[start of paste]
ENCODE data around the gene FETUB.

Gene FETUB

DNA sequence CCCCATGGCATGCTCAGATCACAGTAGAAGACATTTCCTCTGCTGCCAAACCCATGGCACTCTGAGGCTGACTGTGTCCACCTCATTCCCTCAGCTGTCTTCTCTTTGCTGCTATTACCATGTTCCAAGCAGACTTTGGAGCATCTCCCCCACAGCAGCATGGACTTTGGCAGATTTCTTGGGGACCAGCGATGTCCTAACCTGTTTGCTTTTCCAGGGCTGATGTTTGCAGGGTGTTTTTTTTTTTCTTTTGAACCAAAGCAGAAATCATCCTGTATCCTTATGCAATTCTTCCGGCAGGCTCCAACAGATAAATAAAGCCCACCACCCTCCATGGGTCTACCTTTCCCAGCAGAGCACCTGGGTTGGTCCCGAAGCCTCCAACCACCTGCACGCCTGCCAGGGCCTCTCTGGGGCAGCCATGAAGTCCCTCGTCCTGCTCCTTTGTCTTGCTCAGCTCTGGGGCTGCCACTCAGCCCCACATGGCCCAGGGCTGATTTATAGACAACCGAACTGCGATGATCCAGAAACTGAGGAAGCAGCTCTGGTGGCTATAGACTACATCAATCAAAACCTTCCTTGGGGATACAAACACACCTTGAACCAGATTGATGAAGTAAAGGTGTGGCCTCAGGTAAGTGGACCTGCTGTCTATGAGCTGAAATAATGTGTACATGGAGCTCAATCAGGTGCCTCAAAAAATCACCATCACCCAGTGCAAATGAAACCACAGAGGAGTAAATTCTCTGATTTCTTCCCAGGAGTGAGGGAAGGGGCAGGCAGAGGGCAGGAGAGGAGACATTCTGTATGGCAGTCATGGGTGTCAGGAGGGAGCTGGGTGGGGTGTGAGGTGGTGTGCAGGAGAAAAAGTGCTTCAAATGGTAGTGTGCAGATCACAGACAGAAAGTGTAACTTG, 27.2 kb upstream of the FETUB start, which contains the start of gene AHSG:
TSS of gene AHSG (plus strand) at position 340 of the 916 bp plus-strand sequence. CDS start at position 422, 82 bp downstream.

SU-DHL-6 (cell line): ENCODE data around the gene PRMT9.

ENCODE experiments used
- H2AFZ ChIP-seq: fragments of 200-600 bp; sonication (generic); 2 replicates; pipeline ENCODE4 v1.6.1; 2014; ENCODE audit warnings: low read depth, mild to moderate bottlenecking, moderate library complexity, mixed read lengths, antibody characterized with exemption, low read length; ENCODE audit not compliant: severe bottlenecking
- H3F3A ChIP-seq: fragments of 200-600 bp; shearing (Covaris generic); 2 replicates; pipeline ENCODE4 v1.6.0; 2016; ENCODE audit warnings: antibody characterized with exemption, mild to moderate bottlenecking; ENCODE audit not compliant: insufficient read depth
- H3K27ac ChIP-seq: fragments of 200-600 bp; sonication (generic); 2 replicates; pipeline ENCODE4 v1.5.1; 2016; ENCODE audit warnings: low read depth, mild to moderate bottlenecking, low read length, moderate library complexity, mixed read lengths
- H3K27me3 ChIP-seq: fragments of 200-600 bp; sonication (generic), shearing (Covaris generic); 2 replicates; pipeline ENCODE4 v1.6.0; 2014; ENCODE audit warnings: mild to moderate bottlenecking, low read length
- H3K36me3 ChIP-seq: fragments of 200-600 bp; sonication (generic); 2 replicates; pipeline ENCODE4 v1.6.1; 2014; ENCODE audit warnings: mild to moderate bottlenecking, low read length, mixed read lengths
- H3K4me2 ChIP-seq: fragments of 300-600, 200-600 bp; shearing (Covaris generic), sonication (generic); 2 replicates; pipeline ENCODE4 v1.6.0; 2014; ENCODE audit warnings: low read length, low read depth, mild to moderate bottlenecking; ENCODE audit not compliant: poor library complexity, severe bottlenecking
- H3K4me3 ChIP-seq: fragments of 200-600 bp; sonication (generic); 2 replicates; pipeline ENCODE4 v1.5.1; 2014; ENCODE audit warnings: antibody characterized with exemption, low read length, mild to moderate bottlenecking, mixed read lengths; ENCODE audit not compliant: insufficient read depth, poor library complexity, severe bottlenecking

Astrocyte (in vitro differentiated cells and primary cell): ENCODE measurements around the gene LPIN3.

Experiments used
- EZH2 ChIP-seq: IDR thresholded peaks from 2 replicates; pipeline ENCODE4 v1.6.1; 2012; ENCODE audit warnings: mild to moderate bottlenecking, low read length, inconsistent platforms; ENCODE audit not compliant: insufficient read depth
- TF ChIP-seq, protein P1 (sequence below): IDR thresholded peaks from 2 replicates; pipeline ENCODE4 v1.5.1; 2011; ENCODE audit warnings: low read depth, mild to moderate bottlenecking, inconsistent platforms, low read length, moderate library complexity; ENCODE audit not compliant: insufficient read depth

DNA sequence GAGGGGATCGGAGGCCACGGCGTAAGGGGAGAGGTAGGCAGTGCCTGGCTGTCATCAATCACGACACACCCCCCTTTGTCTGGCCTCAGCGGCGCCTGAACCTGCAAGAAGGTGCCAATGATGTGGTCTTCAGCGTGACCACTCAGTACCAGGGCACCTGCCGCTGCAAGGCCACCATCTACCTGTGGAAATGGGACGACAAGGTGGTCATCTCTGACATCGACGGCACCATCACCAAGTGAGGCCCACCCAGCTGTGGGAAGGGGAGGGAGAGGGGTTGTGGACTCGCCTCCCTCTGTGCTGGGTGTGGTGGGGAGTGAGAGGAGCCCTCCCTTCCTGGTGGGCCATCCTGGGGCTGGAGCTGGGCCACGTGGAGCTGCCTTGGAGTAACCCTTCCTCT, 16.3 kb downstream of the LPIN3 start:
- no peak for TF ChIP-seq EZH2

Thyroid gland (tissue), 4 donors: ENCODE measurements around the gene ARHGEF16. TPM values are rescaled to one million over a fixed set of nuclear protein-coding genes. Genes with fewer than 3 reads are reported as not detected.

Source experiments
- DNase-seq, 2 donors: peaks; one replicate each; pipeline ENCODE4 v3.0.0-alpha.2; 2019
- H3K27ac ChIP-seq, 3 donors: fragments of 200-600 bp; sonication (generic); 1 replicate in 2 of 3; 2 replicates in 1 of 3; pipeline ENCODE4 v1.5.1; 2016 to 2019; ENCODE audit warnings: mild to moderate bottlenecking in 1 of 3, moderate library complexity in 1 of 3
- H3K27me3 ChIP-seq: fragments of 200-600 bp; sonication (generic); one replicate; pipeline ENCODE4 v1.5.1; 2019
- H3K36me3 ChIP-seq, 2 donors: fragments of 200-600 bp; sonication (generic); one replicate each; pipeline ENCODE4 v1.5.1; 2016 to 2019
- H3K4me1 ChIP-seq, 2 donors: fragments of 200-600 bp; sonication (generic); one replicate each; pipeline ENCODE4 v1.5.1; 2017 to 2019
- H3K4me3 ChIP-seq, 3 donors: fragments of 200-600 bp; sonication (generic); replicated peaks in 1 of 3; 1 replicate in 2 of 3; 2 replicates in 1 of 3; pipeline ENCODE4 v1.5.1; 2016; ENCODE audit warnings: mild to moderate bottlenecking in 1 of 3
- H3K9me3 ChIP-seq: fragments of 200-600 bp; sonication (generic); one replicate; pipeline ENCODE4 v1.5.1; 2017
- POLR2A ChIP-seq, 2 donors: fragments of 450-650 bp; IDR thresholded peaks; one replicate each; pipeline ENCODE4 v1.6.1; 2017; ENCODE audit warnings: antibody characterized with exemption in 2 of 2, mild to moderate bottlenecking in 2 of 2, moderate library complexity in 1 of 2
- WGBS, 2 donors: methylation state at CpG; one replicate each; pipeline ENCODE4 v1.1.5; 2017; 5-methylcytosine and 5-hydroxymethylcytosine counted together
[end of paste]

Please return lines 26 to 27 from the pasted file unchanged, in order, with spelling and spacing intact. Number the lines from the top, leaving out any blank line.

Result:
- H3K4me1 ChIP-seq, 2 donors: fragments of 200-600 bp; sonication (generic); one replicate each; pipeline ENCODE4 v1.5.1; 2017 to 2019
- H3K4me3 ChIP-seq, 3 donors: fragments of 200-600 bp; sonication (generic); replicated peaks in 1 of 3; 1 replicate in 2 of 3; 2 replicates in 1 of 3; pipeline ENCODE4 v1.5.1; 2016; ENCODE audit warnings: mild to moderate bottlenecking in 1 of 3